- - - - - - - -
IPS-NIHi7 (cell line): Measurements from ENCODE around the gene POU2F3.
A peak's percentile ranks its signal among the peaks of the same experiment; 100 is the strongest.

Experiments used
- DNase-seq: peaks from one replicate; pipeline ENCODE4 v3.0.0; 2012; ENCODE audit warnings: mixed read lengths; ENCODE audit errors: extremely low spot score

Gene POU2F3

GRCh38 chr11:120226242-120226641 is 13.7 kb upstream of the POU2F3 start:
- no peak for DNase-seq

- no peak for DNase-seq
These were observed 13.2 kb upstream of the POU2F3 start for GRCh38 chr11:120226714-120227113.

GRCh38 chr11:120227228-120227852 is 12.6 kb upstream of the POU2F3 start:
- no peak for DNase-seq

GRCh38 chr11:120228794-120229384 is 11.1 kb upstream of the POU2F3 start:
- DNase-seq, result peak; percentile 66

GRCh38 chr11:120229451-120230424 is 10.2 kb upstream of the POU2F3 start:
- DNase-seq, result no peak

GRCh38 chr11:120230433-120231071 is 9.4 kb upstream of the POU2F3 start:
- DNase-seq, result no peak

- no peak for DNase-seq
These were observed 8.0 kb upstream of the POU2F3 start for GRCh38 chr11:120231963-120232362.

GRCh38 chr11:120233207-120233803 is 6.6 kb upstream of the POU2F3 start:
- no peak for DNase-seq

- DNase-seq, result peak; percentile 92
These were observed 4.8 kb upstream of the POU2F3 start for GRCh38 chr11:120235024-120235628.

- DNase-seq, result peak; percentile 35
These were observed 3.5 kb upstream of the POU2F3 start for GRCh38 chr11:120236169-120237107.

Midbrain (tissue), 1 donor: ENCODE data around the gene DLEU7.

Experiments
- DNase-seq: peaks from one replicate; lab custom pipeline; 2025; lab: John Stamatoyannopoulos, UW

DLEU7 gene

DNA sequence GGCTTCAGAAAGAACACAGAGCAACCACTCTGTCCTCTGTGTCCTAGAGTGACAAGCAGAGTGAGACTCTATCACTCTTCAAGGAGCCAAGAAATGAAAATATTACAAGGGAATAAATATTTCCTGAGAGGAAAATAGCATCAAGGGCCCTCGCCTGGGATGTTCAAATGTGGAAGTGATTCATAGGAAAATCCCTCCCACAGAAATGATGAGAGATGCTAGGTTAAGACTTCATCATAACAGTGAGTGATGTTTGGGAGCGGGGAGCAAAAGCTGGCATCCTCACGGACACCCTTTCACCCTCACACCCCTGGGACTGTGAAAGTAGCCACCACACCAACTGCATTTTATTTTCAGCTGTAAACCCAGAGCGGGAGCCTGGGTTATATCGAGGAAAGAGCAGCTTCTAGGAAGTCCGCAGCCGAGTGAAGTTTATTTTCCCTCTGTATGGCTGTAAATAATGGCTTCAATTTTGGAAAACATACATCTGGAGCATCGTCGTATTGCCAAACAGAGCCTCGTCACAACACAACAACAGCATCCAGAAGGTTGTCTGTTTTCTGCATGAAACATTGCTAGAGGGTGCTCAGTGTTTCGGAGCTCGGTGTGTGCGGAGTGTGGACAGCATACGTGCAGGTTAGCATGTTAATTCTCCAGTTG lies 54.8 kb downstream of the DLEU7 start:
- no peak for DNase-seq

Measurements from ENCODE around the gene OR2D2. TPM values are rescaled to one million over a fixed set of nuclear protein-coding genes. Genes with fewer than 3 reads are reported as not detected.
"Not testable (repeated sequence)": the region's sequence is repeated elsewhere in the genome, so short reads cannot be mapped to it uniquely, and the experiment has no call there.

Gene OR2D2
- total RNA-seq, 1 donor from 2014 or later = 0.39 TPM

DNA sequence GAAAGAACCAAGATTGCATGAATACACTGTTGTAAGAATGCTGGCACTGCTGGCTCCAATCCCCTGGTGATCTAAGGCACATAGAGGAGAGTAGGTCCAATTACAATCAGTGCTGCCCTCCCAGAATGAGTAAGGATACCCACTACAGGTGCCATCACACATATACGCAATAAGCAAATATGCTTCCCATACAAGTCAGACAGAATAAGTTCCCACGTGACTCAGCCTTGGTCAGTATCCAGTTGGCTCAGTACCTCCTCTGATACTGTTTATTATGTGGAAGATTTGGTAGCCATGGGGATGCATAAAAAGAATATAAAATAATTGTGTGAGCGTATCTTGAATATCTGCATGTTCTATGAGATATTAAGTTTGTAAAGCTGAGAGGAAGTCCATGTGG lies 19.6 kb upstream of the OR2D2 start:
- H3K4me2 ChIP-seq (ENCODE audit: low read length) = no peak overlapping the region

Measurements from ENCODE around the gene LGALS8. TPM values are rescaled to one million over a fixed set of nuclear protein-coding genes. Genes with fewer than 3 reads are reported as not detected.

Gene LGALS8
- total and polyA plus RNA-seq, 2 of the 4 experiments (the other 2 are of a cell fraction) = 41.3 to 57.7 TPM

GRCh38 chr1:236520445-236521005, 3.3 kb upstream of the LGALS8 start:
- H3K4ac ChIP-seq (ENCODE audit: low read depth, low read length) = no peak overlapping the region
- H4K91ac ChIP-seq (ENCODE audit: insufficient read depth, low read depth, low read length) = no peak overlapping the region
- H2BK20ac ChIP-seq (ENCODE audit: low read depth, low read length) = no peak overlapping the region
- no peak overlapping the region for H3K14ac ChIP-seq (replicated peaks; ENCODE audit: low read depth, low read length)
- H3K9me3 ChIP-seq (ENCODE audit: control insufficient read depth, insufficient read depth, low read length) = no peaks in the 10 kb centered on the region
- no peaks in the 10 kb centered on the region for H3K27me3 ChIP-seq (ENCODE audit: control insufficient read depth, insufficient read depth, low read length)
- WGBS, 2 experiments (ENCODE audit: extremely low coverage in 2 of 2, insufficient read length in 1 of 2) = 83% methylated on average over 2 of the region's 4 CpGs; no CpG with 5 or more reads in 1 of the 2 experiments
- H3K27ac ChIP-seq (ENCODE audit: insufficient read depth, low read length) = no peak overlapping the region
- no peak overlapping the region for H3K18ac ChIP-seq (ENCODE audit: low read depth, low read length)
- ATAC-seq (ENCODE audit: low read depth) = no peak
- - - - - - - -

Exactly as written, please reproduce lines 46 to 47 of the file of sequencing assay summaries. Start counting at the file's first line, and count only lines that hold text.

- H3K9me3 ChIP-seq (ENCODE audit: control insufficient read depth, insufficient read depth, low read length) = no peaks in the 10 kb centered on the region
- no peaks in the 10 kb centered on the region for H3K27me3 ChIP-seq (ENCODE audit: control insufficient read depth, insufficient read depth, low read length)